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ROMAN

ERTE

(1892-1990)

DECORATION OF THE FINAL SCENE.

 Sketch. Revue “Night Star”

1928

Paper, Chinese ink, pen, brush, gouache, gold and silver paint

25х36 cm

A Russian artist, representative of the Modern style, a luminary of graphic design and a well-known fashion designer.

He was born in St. Petersburg on November 23 (December 4), in a navy officer’s family. Rejecting the military career that was traditional for the family he settled down in Paris and became a correspondent of the St. Petersburg based magazine of Damskie Mody (Ladies’ Fashions). He did not receive systemic artistic education. He attended R. Julien’s Academy for a short time. He invented the nickname Erté out of the first letters of his name and surname. In 1913-1914, he began a career as a fashion designer (under a well known couturier P. Poire) and a stage artist (he made, in particular, costume sketches for Mata Hari’s Minaret performance in the Renaissance theater). He concluded a contract with the U.S. Harper`s Bazaar (1915) magazine, and drew more than 100 cover pages for it in subsequent 22 years. He also worked for the Vogue, Cosmopolitan, Women`s Home Journal, The Sketch and other illustrated editions of the U.S.A., U.K. and France. He lived in Paris and Monte Carlo. 

Though Erté collaborated with classical type enterprises (by decorating, in particular, a whole range of Anna Pavlova’s ballet performances in the 1920’s and several performances in the Chicago Opera), his scenography focused on the design for pop theaters – Folie Berger music hall (1917-1927), Balle Tabaraine and La Nouvelle Eve variety show, the Lido cabaret in Paris as well as for Broadway music halls. Since 1925, he acted as a costume artist in the cinema, under a contract with the Hollywood-based Metro Goldwin Mayer studio. “Erté style is with the finesse of functional elaboration, rhythmic and at the same time exotically spectacular, full of romantic fantasies – it appeared in the inter-war period as an important forming element of Art Décor (i.e. modern that includes the avant garde elements and became a stable factor of fashion and mass culture). As a couturie, he designed garments and drawings for fabrics; among the garment reforms proposed by him (as early as in the 1920’s), the unisex principle, i.e. homogeneous designing of men’s and women’s clothes, became especially popular.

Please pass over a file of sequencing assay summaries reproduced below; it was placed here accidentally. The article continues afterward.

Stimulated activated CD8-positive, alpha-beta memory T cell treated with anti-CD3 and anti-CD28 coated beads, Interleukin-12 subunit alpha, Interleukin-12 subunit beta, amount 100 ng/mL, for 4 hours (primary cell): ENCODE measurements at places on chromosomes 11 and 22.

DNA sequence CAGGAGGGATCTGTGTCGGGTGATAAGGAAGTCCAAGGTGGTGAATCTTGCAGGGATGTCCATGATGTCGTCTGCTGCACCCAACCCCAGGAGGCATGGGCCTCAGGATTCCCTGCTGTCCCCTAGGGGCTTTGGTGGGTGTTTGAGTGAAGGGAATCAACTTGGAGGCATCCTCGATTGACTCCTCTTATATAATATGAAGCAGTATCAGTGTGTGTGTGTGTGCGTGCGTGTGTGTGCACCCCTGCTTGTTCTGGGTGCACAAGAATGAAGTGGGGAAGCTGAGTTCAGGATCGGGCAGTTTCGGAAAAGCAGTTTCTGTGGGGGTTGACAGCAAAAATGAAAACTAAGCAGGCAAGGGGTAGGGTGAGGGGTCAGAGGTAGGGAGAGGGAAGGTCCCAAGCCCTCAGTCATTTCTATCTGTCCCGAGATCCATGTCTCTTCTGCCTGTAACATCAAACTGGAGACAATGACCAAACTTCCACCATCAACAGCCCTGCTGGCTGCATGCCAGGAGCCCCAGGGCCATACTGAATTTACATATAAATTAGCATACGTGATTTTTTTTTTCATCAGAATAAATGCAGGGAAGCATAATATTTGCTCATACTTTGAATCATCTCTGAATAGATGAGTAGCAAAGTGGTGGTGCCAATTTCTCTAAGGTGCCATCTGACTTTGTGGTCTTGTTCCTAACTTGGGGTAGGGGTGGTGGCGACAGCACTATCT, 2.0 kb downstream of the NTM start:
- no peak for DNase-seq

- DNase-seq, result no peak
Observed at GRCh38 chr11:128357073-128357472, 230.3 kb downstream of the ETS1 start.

In his latest period, Erté added sculpture he was very enthusiastic about in the 1960’s to the conventional techniques (drawing with ink, water colors, gouache, lithograph) (object-free decorative compositions made of different materials). In addition to fashion and theater, his sketches covered the increasingly wider range of objects, from furniture to game cards, which are invariably transformed by him into ironical signs of prestige and luxury. In the same period, he created large graphic series, Digits and the Alphabet, where he as if summarized the typical ornamental elements of his style. The new interest in Art Décor encouraged the attention to the style patriarch: books, albums, posters and postcards by Erté and about Erté often occupied whole sections in book stores in different Western countries. In 1975, English editions of his memories (The Things I Remember) were published in New York and London in 1975. The master’s last work were sketches of decorations and costumes to the Broadway musicle of the Star Dust (1989).